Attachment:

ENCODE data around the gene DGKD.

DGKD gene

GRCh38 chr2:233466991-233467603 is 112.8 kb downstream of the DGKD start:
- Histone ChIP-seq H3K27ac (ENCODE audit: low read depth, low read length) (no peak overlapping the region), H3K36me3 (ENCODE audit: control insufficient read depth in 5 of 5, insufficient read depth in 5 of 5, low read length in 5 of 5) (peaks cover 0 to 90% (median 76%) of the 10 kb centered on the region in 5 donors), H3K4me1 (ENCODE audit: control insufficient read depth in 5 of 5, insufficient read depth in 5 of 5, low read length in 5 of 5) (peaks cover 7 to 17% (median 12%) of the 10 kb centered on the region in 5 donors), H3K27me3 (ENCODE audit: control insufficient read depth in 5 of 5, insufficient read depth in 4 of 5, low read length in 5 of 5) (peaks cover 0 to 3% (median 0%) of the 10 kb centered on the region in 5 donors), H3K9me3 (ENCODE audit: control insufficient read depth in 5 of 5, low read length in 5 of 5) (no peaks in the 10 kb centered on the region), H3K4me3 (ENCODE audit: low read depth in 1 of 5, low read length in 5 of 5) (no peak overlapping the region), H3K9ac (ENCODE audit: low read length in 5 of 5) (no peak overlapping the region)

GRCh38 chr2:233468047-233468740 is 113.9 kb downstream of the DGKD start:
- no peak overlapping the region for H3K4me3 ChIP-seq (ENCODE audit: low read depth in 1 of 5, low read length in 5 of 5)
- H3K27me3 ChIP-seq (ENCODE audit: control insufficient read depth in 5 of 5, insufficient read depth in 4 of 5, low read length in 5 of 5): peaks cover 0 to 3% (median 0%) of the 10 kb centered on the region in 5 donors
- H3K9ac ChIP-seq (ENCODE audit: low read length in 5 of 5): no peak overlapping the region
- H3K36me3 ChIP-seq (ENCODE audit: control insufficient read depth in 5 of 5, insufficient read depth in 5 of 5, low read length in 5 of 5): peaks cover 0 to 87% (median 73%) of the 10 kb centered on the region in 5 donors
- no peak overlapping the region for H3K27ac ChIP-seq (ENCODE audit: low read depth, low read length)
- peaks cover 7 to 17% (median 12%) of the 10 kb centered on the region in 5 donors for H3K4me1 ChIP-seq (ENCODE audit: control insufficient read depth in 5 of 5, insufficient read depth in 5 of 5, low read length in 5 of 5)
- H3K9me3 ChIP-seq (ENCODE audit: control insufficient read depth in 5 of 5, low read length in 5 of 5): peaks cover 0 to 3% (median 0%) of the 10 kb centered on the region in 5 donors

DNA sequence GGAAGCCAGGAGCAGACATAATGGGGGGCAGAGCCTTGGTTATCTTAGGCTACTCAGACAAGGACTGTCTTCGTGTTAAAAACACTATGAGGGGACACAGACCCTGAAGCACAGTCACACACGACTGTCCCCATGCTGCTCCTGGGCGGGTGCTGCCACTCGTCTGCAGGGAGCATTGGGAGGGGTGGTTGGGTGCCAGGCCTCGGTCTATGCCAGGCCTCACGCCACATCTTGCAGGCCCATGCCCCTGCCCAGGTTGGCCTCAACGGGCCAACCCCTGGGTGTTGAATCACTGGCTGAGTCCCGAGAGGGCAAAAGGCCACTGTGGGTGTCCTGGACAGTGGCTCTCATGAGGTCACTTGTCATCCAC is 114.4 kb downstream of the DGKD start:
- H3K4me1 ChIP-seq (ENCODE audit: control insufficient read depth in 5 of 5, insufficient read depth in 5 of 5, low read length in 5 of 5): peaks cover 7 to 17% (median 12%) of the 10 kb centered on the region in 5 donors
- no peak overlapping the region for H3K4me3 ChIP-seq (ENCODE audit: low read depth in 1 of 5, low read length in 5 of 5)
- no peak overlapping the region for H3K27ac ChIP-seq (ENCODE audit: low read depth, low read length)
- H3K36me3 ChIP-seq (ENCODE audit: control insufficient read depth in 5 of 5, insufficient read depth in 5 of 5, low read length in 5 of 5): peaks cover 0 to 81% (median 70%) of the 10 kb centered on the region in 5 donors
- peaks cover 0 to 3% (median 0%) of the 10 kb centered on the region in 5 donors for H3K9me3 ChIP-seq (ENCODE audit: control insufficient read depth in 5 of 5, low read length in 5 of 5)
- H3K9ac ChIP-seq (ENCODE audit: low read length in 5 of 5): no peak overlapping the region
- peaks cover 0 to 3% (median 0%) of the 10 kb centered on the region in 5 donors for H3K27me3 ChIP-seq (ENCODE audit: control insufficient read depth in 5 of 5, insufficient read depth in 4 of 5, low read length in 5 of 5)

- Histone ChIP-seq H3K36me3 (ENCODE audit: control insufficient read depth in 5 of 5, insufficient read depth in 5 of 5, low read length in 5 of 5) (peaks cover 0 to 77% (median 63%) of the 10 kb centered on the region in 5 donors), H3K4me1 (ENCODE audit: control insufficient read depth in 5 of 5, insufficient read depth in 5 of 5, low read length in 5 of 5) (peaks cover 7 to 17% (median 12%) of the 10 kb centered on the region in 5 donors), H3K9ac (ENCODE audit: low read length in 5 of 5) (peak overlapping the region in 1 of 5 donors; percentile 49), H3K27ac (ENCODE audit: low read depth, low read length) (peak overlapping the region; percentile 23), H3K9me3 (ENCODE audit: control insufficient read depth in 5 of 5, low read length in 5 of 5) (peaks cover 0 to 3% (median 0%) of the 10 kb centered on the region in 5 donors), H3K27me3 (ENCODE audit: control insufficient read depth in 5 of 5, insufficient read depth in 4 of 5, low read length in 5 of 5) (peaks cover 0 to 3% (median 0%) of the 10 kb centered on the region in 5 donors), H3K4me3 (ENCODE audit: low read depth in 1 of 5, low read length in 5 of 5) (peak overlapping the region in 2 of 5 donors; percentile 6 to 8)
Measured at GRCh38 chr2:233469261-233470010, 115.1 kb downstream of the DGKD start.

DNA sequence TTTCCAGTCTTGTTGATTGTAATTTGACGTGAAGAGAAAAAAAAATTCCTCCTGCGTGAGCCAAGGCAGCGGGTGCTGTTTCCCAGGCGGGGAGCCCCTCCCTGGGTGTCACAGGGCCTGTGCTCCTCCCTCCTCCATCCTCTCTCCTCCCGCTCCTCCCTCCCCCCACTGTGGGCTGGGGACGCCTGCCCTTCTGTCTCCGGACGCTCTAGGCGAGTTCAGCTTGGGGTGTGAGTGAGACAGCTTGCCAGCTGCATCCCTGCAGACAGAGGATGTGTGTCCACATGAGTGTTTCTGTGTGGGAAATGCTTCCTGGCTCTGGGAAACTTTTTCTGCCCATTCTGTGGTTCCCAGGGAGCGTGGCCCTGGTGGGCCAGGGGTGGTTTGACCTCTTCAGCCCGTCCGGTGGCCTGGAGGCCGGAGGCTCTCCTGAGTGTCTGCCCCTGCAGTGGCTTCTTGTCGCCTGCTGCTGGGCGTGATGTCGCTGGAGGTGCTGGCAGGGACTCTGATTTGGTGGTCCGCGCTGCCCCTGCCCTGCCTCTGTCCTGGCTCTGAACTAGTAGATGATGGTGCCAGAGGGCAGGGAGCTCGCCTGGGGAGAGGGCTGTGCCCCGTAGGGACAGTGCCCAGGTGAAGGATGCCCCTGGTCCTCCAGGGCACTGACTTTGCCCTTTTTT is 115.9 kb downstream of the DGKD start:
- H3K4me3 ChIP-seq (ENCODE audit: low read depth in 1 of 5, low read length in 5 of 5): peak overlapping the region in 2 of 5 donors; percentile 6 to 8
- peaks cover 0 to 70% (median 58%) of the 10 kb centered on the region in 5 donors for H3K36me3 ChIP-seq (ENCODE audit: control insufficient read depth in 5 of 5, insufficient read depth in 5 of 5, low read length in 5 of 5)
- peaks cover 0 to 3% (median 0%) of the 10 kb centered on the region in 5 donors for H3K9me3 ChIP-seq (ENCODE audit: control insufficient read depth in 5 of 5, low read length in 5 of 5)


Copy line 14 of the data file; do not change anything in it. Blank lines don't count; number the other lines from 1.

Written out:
- H3K4me1 ChIP-seq (ENCODE audit: control insufficient read depth in 5 of 5, insufficient read depth in 5 of 5, low read length in 5 of 5): peaks cover 7 to 17% (median 12%) of the 10 kb centered on the region in 5 donors